This Leadership Institute graduate sees a path to water security through an often overlooked strategy: innovation.

Joseph Gallegos’ interest in water and climate change began as a hobby after he retired as a telecom executive during the 2015 drought. Tired of watching his lawn go brown, Joseph decided to build a system to take water use by his washing machine and deliver it to his lawn, since no such product existed at the time.

His solution took off and is now available at Lowe’s under the brand Grey4Green, a company Joseph founded that aims to promote water and climate resilience through innovation and community outreach. In 2019, Joseph started working on another system to substantially reduce water use on farms, which is called the aquifer pipe.

I first learned about Joseph’s innovative and entrepreneurial drive when planning for the next cohort of the Leadership Institute, a program he participated in last year facilitated by the Environmental Defense Fund and Rural Community Assistance Corporation. The institute builds capacity and leadership skills so members of disadvantaged and underrepresented communities can more effectively engage in water decision-making and help develop equitable, long-lasting water solutions.

After gaining so much from the Leadership Institute, Joseph has been working with EDF and RCAC to bring the institute to the Tule Subbasin this summer.

Joseph’s inspiring experience working on water challenges in disadvantaged areas illustrates the talent and creativity such communities can bring to help develop effective, durable solutions. That’s why he is the perfect person to kick off a new series of profiles of Leadership Institute alumni that we will feature in EDF’s On the Water Front blog. Here are some highlights from my interview with him:

You live and work in Pixley, Turlock and Long Beach. What water challenges are you addressing in those communities?

My home base is the Pixley area, where I focus on agricultural water issues. That also crosses over with residential needs because as the water table drops from groundwater pumping, wells go dry, and that affects individuals. The big goal is to stop and reverse this groundwater overdraft. Our work also touches on water quality by reducing nitrate use and cleaning arsenic from agriculture water before applying it to crops. Turlock, Fresno and Riverside are research extensions of our ag business.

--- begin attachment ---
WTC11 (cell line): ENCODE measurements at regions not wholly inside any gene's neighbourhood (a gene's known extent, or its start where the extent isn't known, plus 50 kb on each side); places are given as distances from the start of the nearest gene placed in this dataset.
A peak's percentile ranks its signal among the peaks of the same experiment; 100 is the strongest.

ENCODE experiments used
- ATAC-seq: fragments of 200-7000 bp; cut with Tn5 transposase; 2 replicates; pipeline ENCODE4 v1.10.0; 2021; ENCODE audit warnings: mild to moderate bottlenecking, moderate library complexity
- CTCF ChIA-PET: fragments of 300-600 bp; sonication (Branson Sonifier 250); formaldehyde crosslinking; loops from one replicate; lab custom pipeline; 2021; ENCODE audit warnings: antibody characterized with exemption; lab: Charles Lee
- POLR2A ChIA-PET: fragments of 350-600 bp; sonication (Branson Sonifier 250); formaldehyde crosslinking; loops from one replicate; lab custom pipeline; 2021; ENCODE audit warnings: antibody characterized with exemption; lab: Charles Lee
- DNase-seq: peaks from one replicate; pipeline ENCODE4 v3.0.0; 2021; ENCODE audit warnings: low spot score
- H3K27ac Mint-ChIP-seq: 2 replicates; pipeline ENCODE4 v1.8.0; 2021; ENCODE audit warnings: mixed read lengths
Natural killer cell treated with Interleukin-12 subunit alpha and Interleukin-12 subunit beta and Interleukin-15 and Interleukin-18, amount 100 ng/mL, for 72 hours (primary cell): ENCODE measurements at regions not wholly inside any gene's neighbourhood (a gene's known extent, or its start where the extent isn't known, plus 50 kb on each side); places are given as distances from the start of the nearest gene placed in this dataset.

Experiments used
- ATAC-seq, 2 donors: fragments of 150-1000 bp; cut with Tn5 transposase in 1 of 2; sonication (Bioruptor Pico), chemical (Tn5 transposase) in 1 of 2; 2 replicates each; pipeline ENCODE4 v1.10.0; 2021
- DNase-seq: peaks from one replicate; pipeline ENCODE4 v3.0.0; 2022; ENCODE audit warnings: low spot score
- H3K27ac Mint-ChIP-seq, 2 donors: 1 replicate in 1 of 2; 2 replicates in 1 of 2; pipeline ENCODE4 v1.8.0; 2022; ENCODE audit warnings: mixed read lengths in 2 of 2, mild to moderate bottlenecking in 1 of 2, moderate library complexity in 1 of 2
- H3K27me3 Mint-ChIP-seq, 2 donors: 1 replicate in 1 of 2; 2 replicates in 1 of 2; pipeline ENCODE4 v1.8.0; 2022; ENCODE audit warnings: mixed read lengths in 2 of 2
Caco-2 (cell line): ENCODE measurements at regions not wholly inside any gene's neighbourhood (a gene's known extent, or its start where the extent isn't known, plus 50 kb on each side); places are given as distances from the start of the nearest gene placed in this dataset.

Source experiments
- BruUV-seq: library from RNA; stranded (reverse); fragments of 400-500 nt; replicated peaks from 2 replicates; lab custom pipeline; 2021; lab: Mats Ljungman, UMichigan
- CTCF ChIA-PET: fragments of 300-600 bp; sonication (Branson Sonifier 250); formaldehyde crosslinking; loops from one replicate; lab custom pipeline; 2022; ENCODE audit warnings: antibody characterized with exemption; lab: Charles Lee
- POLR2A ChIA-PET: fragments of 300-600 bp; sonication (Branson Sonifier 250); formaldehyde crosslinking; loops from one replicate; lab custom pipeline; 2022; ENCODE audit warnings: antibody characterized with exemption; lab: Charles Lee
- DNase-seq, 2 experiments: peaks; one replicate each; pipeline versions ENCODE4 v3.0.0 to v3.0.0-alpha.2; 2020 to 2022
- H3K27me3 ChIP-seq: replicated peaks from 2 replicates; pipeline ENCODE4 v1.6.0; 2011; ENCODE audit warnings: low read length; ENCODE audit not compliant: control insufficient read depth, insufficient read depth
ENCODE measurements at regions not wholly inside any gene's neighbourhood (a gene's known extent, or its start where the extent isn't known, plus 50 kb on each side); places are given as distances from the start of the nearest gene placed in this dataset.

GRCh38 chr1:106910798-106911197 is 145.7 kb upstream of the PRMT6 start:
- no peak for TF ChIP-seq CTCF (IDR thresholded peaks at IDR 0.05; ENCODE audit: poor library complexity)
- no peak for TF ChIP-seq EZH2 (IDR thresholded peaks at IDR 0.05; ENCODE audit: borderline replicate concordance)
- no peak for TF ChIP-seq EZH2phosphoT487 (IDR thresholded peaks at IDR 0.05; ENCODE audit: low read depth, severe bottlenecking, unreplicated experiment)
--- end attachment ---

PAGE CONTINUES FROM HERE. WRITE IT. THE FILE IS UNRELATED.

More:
I have also performed research in the Long Beach area for urban water issues.

In urban areas, we don’t think of water as just water, but as an enabler to cool a building or to grow trees to shade a house. Some communities don’t have disposable income for air conditioning units, so water is a path to creating microclimates to reduce heat using natural tree shading.

My work is not so much a business but a way to empower people to do things on their own.

How did you start working on agricultural water issues?

An almond farmer I met by chance when installing an urban orchard greywater system started asking me a lot of questions. The farmer concluded he could reduce applied water by 20% with our pipe, but the diameter needed to be larger to meet orchard-sized water demands. So, we applied for and won a $140,000 grant from SC Johnson, which makes the Ziploc bags, to build a larger pipe to irrigate orchards in a new way, different from sprinklers and drip irrigation. Our aquifer pipe is buried below the ground at the root level, to deliver water more efficiently where it is needed the most.

That’s when I met Donny Hicks, another Leadership Institute graduate. Donny is what you would call an innovative farmer, a trendsetter willing to try new farming processes. We installed the pipe in his orchard. We thought we would get 20% water savings, and we got about 80% water savings. That means as he adopts this technology, he will not need to bring in surface water and can reduce groundwater pumping.

That got me interested in the bigger picture with the San Joaquin Valley and how to get people to think about water conservation. Conservation has reached its limits with drip irrigation, and we’ll have to retire land if drip is our only means of irrigating farms. But that means thousands of people will lose jobs and the economy will lose billions of dollars.

What if we can show farmers we don’t really need that much water?

And so that problem is what we are solving — how do we continue to grow the efficiency and capacity of water and how do we teach people about innovation?

Water scarcity is a community problem, and it is going to take new teams of leaders and activists to solve. The Leadership Institute program is a great place to start finding your niche with a community team to solve local water scarcity.

Why did you decide to participate in the Leadership Institute?

I wanted to better understand the agricultural community so that I could approach them about not just our solutions to manage water but other innovations out there, too. I knew I needed to get more engaged not only in a commercial sense but also in a social sense.

The problem of water scarcity has many stakeholders, influencers and embedded beliefs. I needed new leadership tools to understand a broader swath of community engagement and the different roles of community activists around water.

That was what drove me to participate in the Leadership Institute.

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